|Born||Feb. 26, 1907|
|Died||Sep. 2, 1990|
John Bowlby was a British psychoanalyst, psychologist, and psychiatrist who is renowned for his work on the impacts of separating children and infants from their parents or caregivers. Bowlby’s main thesis is that for any relationship to be successful in life, there has to be a bond between a child and his parent or primary caregiver.
John Bowlby was born on February 26, 1907, in London. He was the fourth of six children and was raised by the nanny in a conventional British fashion of his social class. His father was a medical staff to the king.
Usually, Bowlby spent about one hour per day with his mother, although during the summer, she was available. She always believed that spoiling her kids was perilous, so that affection and attention was the contrary of what was needed with a child. At the age of four, his nanny, who was his primary caretaker, left the family. He later described this as his greatest loss.
At the age of seven, he was sent to a boarding school, which he later argued was harmful to his well-being. He did suffer from a lack of parental affection at school. It was this experience that led Bowlby to develop theories on child development. He did not believe that it was helpful for children to be separated from their family at a tender age, although he theorized that a removal from a dysfunctional ambiance could benefit an older child.
Bowlby attended Trinity College where he studied psychology and pre-clinical science. While at the school, he spent time working with delinquent kids. He then went to the University College Hospital to study medicine. He earned his degree at age 26.
While he was studying medicine at University College Hospital, he found time to enroll himself at the Institute of Psychoanalysis and graduated in 1937 as a qualified psychoanalyst. He also received training in adult psychiatry from the Maudsley Hospital.
After becoming a certified psychoanalyst in 1937, Bowlby served in the Royal Army Medical Corps. He continued in the field as the Deputy Director of Tavistock Clinic. His early work with delinquent children led him to develop interest in the field of child development. He became interested in how separation from parents or caregivers affected children. After studying this subject for a while, he started to develop his theories on the significance of attachment on a child development.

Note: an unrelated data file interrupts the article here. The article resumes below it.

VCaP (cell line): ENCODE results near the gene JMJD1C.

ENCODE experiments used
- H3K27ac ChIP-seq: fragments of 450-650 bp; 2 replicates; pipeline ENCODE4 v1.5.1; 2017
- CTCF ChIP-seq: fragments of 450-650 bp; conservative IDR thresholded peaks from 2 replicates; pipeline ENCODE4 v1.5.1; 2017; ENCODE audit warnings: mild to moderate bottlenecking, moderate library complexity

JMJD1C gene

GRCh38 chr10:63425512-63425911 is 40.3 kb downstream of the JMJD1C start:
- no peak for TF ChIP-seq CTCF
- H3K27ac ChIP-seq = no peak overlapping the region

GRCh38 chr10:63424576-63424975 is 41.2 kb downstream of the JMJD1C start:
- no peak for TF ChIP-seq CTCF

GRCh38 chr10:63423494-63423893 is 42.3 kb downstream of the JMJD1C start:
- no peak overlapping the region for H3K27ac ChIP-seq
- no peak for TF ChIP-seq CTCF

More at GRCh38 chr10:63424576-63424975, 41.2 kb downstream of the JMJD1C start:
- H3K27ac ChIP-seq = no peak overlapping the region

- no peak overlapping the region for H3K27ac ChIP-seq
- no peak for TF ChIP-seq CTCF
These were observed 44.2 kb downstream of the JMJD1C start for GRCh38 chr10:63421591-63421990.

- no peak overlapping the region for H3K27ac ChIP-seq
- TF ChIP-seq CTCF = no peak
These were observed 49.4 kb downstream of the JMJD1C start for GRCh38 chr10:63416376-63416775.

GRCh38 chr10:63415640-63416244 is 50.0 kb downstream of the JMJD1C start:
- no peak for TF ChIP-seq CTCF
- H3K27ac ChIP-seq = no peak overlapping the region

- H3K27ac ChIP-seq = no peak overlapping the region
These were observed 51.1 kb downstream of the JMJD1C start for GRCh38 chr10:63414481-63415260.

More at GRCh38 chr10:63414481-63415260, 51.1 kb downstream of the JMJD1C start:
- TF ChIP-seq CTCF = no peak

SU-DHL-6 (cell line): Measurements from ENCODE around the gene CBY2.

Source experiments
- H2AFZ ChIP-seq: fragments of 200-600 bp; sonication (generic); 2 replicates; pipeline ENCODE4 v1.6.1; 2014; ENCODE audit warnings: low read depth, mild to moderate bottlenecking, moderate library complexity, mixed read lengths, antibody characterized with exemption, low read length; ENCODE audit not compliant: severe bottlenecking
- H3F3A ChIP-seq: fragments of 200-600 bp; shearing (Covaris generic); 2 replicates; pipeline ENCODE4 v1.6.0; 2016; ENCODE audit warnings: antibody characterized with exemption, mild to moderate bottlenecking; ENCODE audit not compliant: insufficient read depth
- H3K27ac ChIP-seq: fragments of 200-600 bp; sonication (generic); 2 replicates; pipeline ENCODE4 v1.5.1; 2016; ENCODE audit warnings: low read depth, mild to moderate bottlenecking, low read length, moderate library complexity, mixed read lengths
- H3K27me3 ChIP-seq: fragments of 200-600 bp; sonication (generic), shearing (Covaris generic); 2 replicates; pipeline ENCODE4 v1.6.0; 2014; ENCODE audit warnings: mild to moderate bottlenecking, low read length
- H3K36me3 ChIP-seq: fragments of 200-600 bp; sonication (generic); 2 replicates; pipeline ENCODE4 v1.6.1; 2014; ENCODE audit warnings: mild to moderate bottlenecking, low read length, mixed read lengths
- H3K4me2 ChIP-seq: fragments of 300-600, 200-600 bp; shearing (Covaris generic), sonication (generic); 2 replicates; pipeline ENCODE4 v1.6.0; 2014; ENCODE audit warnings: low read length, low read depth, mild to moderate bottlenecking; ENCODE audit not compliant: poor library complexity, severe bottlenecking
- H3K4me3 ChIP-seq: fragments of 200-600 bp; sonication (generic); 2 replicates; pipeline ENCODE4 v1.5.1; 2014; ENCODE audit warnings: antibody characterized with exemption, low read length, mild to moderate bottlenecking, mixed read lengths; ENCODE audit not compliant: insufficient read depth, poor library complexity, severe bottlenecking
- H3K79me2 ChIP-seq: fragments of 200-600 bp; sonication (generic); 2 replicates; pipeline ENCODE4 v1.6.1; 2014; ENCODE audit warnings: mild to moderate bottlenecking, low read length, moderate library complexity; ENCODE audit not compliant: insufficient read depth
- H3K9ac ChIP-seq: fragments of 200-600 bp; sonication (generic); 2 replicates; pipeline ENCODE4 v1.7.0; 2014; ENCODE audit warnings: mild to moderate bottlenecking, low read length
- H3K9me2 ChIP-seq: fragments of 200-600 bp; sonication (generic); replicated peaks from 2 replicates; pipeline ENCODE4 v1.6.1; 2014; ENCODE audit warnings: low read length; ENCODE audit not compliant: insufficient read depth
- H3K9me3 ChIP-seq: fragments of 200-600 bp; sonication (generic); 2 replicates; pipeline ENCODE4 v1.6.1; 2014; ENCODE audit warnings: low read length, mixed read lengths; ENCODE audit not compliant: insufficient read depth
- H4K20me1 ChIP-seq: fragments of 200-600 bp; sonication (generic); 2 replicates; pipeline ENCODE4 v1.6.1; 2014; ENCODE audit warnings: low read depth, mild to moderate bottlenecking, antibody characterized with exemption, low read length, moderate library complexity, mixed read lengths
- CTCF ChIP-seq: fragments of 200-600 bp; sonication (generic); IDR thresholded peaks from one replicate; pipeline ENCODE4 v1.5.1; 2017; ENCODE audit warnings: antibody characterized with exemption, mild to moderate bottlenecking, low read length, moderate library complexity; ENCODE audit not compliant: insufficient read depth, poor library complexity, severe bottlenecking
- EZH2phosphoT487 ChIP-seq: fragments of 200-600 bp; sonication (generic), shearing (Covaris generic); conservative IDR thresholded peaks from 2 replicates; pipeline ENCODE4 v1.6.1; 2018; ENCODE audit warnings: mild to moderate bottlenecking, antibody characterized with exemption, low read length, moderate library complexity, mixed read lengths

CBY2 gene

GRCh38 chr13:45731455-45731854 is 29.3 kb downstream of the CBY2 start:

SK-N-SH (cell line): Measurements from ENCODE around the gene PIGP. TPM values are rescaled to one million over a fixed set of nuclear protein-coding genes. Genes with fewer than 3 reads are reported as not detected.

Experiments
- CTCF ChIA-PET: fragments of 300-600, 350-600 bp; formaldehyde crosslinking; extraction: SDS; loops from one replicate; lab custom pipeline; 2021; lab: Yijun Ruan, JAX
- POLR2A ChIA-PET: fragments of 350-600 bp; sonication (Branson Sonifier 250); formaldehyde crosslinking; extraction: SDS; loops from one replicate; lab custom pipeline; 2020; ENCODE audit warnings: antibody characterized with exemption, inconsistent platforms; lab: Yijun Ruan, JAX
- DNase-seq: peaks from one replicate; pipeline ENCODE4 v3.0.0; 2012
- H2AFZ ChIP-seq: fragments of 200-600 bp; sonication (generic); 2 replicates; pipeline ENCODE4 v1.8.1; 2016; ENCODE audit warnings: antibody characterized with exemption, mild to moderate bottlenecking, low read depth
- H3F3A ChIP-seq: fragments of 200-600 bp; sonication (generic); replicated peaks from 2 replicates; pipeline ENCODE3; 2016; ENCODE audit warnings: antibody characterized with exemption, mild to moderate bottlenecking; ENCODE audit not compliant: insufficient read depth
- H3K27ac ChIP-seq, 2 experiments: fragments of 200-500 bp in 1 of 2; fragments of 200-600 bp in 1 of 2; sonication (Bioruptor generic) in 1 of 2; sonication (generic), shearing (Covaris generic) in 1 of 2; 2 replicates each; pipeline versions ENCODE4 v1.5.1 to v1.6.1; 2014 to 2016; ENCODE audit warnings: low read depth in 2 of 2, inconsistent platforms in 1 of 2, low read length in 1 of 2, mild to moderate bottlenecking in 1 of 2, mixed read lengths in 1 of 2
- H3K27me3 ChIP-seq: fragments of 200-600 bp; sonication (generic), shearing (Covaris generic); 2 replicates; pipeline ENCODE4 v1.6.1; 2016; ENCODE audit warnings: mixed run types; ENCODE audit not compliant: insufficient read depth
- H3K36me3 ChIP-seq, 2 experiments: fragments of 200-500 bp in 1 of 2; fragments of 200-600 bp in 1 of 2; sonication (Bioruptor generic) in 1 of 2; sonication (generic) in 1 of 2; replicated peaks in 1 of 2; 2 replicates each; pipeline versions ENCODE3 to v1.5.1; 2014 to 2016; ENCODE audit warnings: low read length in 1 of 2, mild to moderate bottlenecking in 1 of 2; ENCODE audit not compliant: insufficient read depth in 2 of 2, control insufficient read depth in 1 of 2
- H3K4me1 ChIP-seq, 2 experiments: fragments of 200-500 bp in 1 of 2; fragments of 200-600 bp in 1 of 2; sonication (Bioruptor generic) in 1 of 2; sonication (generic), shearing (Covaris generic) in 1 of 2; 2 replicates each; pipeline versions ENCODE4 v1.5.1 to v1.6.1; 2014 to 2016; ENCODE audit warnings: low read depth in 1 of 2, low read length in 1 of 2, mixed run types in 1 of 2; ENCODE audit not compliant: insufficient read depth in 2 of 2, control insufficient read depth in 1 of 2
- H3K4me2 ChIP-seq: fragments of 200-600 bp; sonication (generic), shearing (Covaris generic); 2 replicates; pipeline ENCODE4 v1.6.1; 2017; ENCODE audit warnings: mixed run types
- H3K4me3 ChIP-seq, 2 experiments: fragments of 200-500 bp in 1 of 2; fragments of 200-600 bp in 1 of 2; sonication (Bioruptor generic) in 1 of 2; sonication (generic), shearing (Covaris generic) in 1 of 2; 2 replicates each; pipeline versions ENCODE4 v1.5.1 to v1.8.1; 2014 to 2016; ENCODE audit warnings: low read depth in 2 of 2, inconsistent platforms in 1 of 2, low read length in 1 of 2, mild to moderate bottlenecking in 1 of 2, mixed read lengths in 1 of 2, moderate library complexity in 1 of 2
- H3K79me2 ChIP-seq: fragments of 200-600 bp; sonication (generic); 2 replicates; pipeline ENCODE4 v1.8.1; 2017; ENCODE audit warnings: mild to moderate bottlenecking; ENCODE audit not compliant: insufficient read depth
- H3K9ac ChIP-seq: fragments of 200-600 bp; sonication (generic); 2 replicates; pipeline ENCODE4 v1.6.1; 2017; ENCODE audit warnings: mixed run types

The World Health Organization commissioned Bowlby to prepare a report on the psychological health of street children in Europe in 1949. The resulting work, entitled Maternal Care and Mental Health, was then published in 1951. After the publication, his attachment theory did not stop there. He continued to develop it.
Drawing on a number of subjects, including developmental psychology, cognitive science, and evolutionary biology, Bowlby created a theory which suggested that the initial attachments formed by kids with their parent or caregiver have a great effect that continues throughout their life.
Major Works and Achievements
The World Health Organization embraced his theories on maternal deprivation. These theories were also responsible for the changes in care of hospitalized kids in Europe. He stressed the significance of the maternal attachment to the psychological well-being of the child, and this resulted to the revised visitation rules and interventions for street and orphaned children.
Since Bowlby strongly believed that much of the information related to separation of children from their caregivers was obsolete, he applied his own experience with orphan and delinquent children to explain his theory.
Bowlby’s work gained recognition in 1952 when he produced a movie entitled A Two-Year Old Goes to the Hospital. John’s work also influenced other famous psychologists such as Mary Ainsworth, who made great contributions to attachment theory. His work is considered to be an early form of evolutionary psychology.
His last book, entitled Charles Darwin: A New Life was a biography of Charles Darwin. This book addresses mysterious sickness that Charles Darwin experienced late in his life and speculated that it might have been psychosomatic.
Bowlby’s Personal Life
Bowlby had married Ursula Longstaff, the daughter of a renowned surgeon, on April 16, 1938, and they had four children, including Richard Bowlby, who later succeeded his uncle as the third Baronet Bowlby. John Bowlby died on September 2, 1990, at his home in Scotland.